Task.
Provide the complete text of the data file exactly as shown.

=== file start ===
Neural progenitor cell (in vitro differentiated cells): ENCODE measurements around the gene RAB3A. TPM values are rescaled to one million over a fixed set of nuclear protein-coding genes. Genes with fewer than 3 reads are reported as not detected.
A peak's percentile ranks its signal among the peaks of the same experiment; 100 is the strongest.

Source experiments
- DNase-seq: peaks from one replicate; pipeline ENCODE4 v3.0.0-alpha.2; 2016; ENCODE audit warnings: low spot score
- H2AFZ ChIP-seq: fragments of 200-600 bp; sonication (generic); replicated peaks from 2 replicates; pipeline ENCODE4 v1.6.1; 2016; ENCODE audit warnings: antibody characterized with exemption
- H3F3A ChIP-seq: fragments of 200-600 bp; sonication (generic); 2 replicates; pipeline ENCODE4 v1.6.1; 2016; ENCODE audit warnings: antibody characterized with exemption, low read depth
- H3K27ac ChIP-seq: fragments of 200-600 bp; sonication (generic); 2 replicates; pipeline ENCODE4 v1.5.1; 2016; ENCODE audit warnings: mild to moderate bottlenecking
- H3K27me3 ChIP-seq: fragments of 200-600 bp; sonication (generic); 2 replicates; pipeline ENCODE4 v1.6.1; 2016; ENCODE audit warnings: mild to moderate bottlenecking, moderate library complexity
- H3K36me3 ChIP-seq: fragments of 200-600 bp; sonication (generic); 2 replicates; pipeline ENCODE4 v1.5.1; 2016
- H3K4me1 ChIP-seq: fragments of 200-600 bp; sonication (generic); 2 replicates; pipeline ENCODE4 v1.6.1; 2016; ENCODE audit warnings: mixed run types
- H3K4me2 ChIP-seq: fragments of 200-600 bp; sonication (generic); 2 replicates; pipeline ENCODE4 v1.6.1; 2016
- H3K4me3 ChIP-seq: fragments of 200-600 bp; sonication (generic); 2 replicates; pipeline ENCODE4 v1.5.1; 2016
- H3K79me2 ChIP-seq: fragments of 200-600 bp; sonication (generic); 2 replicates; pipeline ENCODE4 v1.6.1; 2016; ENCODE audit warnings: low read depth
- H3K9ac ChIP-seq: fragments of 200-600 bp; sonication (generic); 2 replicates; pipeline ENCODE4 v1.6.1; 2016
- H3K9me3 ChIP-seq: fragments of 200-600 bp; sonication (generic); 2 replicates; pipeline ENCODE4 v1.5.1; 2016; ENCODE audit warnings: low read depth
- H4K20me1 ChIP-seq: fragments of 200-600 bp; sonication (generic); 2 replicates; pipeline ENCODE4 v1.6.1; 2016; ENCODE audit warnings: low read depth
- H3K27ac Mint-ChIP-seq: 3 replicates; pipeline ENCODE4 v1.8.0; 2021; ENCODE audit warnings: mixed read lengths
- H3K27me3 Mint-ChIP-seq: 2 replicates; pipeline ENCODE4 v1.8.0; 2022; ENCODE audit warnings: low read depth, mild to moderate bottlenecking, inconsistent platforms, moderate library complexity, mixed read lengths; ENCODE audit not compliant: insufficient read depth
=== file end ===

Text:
Neural progenitor cell (in vitro differentiated cells): ENCODE measurements around the gene RAB3A. TPM values are rescaled to one million over a fixed set of nuclear protein-coding genes. Genes with fewer than 3 reads are reported as not detected.
A peak's percentile ranks its signal among the peaks of the same experiment; 100 is the strongest.

Source experiments
- DNase-seq: peaks from one replicate; pipeline ENCODE4 v3.0.0-alpha.2; 2016; ENCODE audit warnings: low spot score
- H2AFZ ChIP-seq: fragments of 200-600 bp; sonication (generic); replicated peaks from 2 replicates; pipeline ENCODE4 v1.6.1; 2016; ENCODE audit warnings: antibody characterized with exemption
- H3F3A ChIP-seq: fragments of 200-600 bp; sonication (generic); 2 replicates; pipeline ENCODE4 v1.6.1; 2016; ENCODE audit warnings: antibody characterized with exemption, low read depth
- H3K27ac ChIP-seq: fragments of 200-600 bp; sonication (generic); 2 replicates; pipeline ENCODE4 v1.5.1; 2016; ENCODE audit warnings: mild to moderate bottlenecking
- H3K27me3 ChIP-seq: fragments of 200-600 bp; sonication (generic); 2 replicates; pipeline ENCODE4 v1.6.1; 2016; ENCODE audit warnings: mild to moderate bottlenecking, moderate library complexity
- H3K36me3 ChIP-seq: fragments of 200-600 bp; sonication (generic); 2 replicates; pipeline ENCODE4 v1.5.1; 2016
- H3K4me1 ChIP-seq: fragments of 200-600 bp; sonication (generic); 2 replicates; pipeline ENCODE4 v1.6.1; 2016; ENCODE audit warnings: mixed run types
- H3K4me2 ChIP-seq: fragments of 200-600 bp; sonication (generic); 2 replicates; pipeline ENCODE4 v1.6.1; 2016
- H3K4me3 ChIP-seq: fragments of 200-600 bp; sonication (generic); 2 replicates; pipeline ENCODE4 v1.5.1; 2016
- H3K79me2 ChIP-seq: fragments of 200-600 bp; sonication (generic); 2 replicates; pipeline ENCODE4 v1.6.1; 2016; ENCODE audit warnings: low read depth
- H3K9ac ChIP-seq: fragments of 200-600 bp; sonication (generic); 2 replicates; pipeline ENCODE4 v1.6.1; 2016
- H3K9me3 ChIP-seq: fragments of 200-600 bp; sonication (generic); 2 replicates; pipeline ENCODE4 v1.5.1; 2016; ENCODE audit warnings: low read depth
- H4K20me1 ChIP-seq: fragments of 200-600 bp; sonication (generic); 2 replicates; pipeline ENCODE4 v1.6.1; 2016; ENCODE audit warnings: low read depth
- H3K27ac Mint-ChIP-seq: 3 replicates; pipeline ENCODE4 v1.8.0; 2021; ENCODE audit warnings: mixed read lengths
- H3K27me3 Mint-ChIP-seq: 2 replicates; pipeline ENCODE4 v1.8.0; 2022; ENCODE audit warnings: low read depth, mild to moderate bottlenecking, inconsistent platforms, moderate library complexity, mixed read lengths; ENCODE audit not compliant: insufficient read depth